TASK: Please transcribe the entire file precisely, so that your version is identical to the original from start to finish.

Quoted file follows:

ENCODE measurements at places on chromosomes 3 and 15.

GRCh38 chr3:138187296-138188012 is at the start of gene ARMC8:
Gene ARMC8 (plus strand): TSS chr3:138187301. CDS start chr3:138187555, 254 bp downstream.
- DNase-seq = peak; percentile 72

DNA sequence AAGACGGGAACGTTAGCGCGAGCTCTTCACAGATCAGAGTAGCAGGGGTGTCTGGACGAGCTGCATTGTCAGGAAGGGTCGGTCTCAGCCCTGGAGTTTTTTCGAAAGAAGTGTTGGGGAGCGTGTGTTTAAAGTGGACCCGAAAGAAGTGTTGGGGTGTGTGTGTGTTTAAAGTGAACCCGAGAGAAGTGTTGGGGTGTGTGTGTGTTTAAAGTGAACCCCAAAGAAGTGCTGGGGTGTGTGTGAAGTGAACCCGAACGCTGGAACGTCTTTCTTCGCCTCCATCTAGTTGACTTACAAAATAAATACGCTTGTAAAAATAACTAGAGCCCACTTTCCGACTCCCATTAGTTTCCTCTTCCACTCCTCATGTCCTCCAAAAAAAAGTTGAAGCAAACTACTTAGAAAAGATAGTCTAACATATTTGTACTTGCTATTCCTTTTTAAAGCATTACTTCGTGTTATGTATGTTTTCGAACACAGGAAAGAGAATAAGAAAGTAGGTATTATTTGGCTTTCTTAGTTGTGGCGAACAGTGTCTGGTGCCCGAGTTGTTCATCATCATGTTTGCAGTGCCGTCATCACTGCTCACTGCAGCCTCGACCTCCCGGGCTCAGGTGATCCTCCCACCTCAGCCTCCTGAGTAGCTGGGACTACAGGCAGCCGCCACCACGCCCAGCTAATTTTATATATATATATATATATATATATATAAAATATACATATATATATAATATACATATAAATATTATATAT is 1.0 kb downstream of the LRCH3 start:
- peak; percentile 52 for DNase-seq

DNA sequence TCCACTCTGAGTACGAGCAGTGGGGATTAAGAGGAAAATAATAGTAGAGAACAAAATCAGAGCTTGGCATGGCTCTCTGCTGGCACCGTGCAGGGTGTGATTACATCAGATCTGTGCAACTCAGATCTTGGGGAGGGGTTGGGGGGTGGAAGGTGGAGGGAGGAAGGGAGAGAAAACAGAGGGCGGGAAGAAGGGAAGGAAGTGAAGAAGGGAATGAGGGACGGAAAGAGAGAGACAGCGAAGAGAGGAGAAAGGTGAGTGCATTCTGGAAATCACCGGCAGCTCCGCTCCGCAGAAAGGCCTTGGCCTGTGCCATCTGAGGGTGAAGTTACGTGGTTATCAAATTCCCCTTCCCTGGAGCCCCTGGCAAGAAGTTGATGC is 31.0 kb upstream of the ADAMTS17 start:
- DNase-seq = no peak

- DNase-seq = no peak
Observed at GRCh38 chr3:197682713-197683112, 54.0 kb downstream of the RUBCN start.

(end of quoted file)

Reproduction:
ENCODE measurements at places on chromosomes 3 and 15.

GRCh38 chr3:138187296-138188012 is at the start of gene ARMC8:
Gene ARMC8 (plus strand): TSS chr3:138187301. CDS start chr3:138187555, 254 bp downstream.
- DNase-seq = peak; percentile 72

DNA sequence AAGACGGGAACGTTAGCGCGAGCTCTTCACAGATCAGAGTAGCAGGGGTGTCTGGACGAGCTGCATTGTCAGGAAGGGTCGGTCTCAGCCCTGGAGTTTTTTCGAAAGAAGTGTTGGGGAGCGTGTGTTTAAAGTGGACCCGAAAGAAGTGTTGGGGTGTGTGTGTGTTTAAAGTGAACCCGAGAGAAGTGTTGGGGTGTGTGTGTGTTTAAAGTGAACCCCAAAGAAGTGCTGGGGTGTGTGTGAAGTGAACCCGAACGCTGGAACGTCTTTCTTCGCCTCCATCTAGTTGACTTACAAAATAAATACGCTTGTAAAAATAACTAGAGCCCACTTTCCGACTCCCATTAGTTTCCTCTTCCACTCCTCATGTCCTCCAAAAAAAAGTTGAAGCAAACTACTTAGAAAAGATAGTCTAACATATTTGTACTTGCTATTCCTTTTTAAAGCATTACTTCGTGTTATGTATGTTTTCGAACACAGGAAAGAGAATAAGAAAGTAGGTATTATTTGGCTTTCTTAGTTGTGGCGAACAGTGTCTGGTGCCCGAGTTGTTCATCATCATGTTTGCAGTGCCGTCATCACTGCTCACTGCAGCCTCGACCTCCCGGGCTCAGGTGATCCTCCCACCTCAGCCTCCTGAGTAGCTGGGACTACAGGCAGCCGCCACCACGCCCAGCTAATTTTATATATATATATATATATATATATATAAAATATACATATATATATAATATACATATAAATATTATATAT is 1.0 kb downstream of the LRCH3 start:
- peak; percentile 52 for DNase-seq

DNA sequence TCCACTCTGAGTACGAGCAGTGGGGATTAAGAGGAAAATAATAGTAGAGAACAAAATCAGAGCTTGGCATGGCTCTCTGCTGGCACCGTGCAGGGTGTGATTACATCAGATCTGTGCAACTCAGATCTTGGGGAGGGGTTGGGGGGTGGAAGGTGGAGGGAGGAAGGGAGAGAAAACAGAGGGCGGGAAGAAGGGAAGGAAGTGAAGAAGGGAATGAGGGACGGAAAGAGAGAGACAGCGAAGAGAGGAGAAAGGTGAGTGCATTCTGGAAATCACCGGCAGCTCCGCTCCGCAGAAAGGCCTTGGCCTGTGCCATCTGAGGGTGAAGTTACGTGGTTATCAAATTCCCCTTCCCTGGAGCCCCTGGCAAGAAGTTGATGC is 31.0 kb upstream of the ADAMTS17 start:
- DNase-seq = no peak

- DNase-seq = no peak
Observed at GRCh38 chr3:197682713-197683112, 54.0 kb downstream of the RUBCN start.